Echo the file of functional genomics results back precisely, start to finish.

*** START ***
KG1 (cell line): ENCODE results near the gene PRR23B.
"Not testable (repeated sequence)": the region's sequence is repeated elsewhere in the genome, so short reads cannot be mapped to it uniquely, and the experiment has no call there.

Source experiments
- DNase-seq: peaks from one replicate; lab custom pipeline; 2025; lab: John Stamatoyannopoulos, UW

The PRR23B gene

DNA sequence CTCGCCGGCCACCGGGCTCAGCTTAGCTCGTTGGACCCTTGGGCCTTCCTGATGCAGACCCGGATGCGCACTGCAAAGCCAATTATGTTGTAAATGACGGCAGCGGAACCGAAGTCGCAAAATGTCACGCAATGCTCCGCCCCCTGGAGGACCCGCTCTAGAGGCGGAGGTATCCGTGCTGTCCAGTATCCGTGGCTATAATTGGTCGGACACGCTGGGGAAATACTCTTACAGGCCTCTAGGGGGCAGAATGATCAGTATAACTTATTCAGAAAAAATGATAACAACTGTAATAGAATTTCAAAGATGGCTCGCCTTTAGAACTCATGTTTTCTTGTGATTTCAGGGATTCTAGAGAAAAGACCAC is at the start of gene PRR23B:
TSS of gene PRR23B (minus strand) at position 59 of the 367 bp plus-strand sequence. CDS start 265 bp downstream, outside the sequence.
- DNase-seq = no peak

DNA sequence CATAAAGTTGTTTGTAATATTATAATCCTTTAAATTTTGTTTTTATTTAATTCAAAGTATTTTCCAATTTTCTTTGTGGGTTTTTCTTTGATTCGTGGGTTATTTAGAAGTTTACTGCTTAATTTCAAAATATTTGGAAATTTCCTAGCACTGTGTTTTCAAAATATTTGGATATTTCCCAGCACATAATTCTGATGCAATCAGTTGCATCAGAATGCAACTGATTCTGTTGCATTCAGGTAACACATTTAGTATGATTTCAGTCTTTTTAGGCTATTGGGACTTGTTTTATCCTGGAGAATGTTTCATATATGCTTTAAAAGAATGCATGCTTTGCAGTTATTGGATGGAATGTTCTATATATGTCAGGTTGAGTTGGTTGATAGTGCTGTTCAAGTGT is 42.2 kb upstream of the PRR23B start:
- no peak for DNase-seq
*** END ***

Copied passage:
KG1 (cell line): ENCODE results near the gene PRR23B.
"Not testable (repeated sequence)": the region's sequence is repeated elsewhere in the genome, so short reads cannot be mapped to it uniquely, and the experiment has no call there.

Source experiments
- DNase-seq: peaks from one replicate; lab custom pipeline; 2025; lab: John Stamatoyannopoulos, UW

The PRR23B gene

DNA sequence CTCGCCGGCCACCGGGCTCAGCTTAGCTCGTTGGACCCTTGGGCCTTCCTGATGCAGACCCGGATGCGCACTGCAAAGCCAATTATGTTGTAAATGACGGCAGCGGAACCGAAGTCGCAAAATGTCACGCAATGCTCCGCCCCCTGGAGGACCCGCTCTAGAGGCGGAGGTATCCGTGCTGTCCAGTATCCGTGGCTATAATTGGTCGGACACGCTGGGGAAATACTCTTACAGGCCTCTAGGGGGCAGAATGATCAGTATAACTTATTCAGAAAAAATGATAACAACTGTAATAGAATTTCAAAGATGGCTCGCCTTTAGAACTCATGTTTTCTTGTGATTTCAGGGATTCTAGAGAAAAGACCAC is at the start of gene PRR23B:
TSS of gene PRR23B (minus strand) at position 59 of the 367 bp plus-strand sequence. CDS start 265 bp downstream, outside the sequence.
- DNase-seq = no peak

DNA sequence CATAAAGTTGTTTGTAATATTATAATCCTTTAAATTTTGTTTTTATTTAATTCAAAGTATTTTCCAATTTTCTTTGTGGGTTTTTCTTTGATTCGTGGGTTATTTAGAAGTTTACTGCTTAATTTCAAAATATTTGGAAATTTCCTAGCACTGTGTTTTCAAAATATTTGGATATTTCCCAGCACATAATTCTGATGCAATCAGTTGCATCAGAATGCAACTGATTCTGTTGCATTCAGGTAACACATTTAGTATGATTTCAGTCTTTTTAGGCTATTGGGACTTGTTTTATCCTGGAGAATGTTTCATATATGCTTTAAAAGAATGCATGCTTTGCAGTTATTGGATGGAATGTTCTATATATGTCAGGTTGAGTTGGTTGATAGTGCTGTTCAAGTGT is 42.2 kb upstream of the PRR23B start:
- no peak for DNase-seq